A woman buys pineapples in a supermarket in Xuwen county, South China’s Guangdong province, on March 6, 2021. [Photo/IC]

China’s factory-gate prices rose at the slowest rate in 11 months in March, official data showed on Monday, amid rising commodity prices, a complicated external environment, and the resurgence of domestic COVID-19 cases.

China’s producer price index, which gauges factory-gate prices, rose 8.3 percent year-on-year in March, the National Bureau of Statistics said in a statement, easing from 8.8 percent in the previous month.

The carryover effect of last year’s prices changes contributed around 6.8 percentage points to the PPI growth, while new price increases contributed around 1.5 percentage points, NBS data showed.

On a monthly basis, the PPI grew by 1.1 percent in March, compared with the 0.5 percent increase in February.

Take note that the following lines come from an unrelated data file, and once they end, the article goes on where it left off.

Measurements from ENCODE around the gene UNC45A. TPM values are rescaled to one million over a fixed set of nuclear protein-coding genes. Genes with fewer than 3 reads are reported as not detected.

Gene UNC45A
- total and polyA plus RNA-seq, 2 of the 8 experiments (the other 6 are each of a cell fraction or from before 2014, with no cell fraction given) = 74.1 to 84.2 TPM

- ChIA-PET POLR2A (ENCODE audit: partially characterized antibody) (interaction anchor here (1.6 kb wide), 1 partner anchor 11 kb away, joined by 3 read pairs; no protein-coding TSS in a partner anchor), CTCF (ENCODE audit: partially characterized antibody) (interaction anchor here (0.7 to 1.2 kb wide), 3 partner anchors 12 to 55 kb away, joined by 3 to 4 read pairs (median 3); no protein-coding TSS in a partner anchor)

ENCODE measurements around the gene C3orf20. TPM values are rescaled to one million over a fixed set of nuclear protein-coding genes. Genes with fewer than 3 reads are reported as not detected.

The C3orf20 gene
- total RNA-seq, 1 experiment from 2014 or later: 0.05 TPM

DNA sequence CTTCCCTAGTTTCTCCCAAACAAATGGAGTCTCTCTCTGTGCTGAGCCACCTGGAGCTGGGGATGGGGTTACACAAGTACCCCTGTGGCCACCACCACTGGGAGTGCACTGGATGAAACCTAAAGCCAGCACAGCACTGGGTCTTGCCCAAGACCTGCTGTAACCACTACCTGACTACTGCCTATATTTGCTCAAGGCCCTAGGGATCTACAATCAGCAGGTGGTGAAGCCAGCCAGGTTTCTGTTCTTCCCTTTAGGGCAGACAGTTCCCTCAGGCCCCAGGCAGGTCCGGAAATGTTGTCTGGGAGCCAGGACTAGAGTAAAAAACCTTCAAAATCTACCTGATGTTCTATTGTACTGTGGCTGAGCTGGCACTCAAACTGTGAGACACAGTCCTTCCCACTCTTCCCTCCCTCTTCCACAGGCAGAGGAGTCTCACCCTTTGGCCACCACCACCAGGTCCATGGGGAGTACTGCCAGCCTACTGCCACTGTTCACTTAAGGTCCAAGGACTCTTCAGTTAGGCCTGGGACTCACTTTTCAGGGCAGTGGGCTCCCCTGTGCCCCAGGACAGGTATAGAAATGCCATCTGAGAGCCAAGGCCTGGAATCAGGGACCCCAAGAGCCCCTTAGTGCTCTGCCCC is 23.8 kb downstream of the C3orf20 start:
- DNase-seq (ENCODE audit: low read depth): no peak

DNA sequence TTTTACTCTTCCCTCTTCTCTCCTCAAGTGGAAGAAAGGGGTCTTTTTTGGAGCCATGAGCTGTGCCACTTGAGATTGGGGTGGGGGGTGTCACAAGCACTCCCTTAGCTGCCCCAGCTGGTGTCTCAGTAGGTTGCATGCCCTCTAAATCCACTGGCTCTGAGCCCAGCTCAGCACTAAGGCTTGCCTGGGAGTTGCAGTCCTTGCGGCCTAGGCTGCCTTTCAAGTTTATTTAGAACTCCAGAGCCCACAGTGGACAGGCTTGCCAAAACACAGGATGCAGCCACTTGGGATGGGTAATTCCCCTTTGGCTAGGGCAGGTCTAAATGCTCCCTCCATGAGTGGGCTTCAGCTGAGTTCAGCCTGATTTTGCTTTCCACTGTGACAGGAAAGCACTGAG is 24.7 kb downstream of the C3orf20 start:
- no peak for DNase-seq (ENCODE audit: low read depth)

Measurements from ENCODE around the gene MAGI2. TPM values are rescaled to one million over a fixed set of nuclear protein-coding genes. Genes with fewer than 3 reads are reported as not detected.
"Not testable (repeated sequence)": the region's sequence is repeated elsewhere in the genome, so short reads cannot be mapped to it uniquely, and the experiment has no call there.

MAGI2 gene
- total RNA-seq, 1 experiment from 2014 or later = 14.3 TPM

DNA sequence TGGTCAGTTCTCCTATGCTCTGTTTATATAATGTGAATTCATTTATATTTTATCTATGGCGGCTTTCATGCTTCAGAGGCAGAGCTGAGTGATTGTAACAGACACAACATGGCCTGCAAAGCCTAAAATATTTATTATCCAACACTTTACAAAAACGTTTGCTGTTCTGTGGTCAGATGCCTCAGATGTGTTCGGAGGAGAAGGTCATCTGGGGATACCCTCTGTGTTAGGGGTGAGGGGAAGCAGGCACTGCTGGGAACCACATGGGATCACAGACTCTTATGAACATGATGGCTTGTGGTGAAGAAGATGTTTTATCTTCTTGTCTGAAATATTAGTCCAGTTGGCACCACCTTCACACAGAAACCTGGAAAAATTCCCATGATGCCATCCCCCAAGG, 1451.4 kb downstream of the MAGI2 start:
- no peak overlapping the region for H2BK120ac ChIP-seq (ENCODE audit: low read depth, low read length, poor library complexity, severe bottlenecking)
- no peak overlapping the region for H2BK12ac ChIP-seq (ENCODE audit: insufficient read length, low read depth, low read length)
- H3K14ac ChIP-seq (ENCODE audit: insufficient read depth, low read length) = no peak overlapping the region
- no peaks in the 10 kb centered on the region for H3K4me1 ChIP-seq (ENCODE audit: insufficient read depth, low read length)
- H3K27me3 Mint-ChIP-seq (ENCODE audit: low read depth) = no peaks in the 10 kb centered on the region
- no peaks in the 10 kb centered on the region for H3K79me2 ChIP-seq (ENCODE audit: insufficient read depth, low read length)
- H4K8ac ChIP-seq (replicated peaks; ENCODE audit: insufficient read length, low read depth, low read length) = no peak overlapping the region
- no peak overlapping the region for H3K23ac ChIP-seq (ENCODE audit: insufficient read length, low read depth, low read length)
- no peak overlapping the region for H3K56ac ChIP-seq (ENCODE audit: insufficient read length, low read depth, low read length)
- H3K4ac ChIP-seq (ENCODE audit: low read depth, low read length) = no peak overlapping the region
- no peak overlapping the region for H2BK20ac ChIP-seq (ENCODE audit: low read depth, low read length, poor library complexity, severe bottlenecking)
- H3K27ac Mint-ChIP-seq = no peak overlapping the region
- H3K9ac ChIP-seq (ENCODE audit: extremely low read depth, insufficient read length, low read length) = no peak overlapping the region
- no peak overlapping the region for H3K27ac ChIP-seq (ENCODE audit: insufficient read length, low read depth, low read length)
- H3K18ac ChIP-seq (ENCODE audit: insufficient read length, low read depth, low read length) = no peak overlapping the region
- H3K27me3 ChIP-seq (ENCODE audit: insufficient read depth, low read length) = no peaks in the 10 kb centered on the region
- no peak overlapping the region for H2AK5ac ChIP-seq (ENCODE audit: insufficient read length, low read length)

China’s consumer price index, a main gauge of inflation, rose by 1.5 percent year-on-year in March, up from 0.9 percent a month ago, NBS said.

While pork prices dropped 41.4 percent year-on-year in March, fresh vegetable prices surged 17.2 percent.Prices of industrial consumer goods rose 3.5 percent year-on-year, up from 3.1 percent in the previous month, according to NBS.

On a month-on-month basis, CPI grew by 0.6 percent in March, flat with a month ago.

The growth in core CPI, which excludes volatile food and energy prices and is deemed a better gauge of the supply-demand relationship, came in at 1.1 percent in March, flat with the previous month.

Dong Lijuan, a senior NBS statistician, attributed the accelerated growth of consumer inflation to the sporadic COVID-19 cases at home and price hikes in international commodities, saying the month-on-month growth in PPI is affected by rising prices in global commodities, such as oil and nonferrous metals.

作者 admin_philip